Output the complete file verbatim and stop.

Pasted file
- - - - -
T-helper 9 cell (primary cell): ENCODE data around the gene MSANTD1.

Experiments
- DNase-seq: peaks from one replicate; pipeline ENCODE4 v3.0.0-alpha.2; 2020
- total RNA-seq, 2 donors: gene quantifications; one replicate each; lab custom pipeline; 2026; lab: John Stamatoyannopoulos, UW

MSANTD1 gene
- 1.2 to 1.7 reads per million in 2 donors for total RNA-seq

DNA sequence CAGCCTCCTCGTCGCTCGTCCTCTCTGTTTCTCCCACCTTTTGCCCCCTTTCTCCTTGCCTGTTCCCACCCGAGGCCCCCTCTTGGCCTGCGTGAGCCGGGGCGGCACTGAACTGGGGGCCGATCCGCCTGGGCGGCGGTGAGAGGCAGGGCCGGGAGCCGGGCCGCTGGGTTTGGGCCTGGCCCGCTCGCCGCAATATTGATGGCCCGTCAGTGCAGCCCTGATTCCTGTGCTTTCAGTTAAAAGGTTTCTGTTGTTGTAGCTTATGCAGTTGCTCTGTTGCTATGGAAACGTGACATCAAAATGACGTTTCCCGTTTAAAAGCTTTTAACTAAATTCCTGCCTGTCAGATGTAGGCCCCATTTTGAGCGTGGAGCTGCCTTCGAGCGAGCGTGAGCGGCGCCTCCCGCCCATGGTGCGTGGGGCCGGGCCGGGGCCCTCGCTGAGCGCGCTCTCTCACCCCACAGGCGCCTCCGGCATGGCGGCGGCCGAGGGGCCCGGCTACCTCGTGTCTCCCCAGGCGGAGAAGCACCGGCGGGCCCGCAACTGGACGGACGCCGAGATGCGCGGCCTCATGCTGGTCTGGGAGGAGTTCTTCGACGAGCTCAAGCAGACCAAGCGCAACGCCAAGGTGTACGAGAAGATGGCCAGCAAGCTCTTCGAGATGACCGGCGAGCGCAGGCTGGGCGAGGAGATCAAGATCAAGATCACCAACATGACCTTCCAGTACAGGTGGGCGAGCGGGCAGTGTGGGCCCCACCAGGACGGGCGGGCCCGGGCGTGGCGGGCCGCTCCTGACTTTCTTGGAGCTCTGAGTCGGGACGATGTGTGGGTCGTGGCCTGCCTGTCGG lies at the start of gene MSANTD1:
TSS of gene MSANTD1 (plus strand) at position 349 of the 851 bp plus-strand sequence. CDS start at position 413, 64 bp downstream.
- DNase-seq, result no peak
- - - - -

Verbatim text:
T-helper 9 cell (primary cell): ENCODE data around the gene MSANTD1.

Experiments
- DNase-seq: peaks from one replicate; pipeline ENCODE4 v3.0.0-alpha.2; 2020
- total RNA-seq, 2 donors: gene quantifications; one replicate each; lab custom pipeline; 2026; lab: John Stamatoyannopoulos, UW

MSANTD1 gene
- 1.2 to 1.7 reads per million in 2 donors for total RNA-seq

DNA sequence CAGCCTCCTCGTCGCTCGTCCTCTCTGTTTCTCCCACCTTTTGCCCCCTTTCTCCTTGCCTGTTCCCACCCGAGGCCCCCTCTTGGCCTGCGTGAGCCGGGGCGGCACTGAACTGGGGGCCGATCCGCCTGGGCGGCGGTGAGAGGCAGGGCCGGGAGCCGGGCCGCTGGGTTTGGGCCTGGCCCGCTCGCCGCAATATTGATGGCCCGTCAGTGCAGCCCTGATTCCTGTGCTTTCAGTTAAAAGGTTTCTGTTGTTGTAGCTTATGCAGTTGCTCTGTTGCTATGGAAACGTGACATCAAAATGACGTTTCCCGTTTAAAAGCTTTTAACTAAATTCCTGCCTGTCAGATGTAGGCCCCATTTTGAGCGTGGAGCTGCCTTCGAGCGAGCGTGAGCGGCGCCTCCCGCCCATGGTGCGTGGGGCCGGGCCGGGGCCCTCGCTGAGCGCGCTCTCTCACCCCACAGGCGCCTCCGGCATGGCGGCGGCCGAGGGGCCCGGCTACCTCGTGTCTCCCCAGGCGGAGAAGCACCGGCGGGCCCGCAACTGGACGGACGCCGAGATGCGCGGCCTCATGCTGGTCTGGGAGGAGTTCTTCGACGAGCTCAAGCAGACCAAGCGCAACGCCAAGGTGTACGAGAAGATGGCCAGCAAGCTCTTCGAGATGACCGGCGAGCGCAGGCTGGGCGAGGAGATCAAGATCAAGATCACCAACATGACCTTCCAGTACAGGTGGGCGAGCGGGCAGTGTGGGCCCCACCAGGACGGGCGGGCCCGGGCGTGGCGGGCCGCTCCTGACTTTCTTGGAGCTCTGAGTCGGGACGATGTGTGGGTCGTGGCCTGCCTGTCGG lies at the start of gene MSANTD1:
TSS of gene MSANTD1 (plus strand) at position 349 of the 851 bp plus-strand sequence. CDS start at position 413, 64 bp downstream.
- DNase-seq, result no peak